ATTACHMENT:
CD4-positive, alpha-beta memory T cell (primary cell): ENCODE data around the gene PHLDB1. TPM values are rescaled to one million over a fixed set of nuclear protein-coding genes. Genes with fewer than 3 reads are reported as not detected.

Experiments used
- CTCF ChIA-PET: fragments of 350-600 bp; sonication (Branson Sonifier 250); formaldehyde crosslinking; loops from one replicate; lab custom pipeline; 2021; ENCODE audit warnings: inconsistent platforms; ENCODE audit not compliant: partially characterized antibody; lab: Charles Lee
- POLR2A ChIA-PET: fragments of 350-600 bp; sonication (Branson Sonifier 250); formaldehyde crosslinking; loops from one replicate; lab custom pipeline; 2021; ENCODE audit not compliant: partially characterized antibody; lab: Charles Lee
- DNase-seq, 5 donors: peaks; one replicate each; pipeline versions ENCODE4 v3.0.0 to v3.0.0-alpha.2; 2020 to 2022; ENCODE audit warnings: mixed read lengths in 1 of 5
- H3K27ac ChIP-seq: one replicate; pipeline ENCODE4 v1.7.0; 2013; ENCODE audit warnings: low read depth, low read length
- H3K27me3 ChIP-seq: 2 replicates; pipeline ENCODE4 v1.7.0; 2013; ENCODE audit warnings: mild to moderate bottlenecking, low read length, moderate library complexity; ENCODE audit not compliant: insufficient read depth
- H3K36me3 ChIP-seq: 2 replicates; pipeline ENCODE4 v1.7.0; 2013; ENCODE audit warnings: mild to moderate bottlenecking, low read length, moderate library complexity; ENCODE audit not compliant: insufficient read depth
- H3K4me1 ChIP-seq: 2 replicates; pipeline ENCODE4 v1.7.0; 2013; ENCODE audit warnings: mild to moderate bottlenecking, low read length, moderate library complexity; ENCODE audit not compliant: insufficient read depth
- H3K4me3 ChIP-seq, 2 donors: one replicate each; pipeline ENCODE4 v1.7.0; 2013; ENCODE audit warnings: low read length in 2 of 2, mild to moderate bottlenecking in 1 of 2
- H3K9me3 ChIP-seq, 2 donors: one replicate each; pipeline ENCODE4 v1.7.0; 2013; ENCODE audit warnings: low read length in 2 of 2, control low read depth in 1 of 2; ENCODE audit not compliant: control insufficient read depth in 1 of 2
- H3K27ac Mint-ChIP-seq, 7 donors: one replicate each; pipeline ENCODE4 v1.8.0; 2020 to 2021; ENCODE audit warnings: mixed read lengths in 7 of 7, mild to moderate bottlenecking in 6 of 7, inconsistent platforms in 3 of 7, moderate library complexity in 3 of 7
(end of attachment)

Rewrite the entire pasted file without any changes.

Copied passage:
CD4-positive, alpha-beta memory T cell (primary cell): ENCODE data around the gene PHLDB1. TPM values are rescaled to one million over a fixed set of nuclear protein-coding genes. Genes with fewer than 3 reads are reported as not detected.

Experiments used
- CTCF ChIA-PET: fragments of 350-600 bp; sonication (Branson Sonifier 250); formaldehyde crosslinking; loops from one replicate; lab custom pipeline; 2021; ENCODE audit warnings: inconsistent platforms; ENCODE audit not compliant: partially characterized antibody; lab: Charles Lee
- POLR2A ChIA-PET: fragments of 350-600 bp; sonication (Branson Sonifier 250); formaldehyde crosslinking; loops from one replicate; lab custom pipeline; 2021; ENCODE audit not compliant: partially characterized antibody; lab: Charles Lee
- DNase-seq, 5 donors: peaks; one replicate each; pipeline versions ENCODE4 v3.0.0 to v3.0.0-alpha.2; 2020 to 2022; ENCODE audit warnings: mixed read lengths in 1 of 5
- H3K27ac ChIP-seq: one replicate; pipeline ENCODE4 v1.7.0; 2013; ENCODE audit warnings: low read depth, low read length
- H3K27me3 ChIP-seq: 2 replicates; pipeline ENCODE4 v1.7.0; 2013; ENCODE audit warnings: mild to moderate bottlenecking, low read length, moderate library complexity; ENCODE audit not compliant: insufficient read depth
- H3K36me3 ChIP-seq: 2 replicates; pipeline ENCODE4 v1.7.0; 2013; ENCODE audit warnings: mild to moderate bottlenecking, low read length, moderate library complexity; ENCODE audit not compliant: insufficient read depth
- H3K4me1 ChIP-seq: 2 replicates; pipeline ENCODE4 v1.7.0; 2013; ENCODE audit warnings: mild to moderate bottlenecking, low read length, moderate library complexity; ENCODE audit not compliant: insufficient read depth
- H3K4me3 ChIP-seq, 2 donors: one replicate each; pipeline ENCODE4 v1.7.0; 2013; ENCODE audit warnings: low read length in 2 of 2, mild to moderate bottlenecking in 1 of 2
- H3K9me3 ChIP-seq, 2 donors: one replicate each; pipeline ENCODE4 v1.7.0; 2013; ENCODE audit warnings: low read length in 2 of 2, control low read depth in 1 of 2; ENCODE audit not compliant: control insufficient read depth in 1 of 2
- H3K27ac Mint-ChIP-seq, 7 donors: one replicate each; pipeline ENCODE4 v1.8.0; 2020 to 2021; ENCODE audit warnings: mixed read lengths in 7 of 7, mild to moderate bottlenecking in 6 of 7, inconsistent platforms in 3 of 7, moderate library complexity in 3 of 7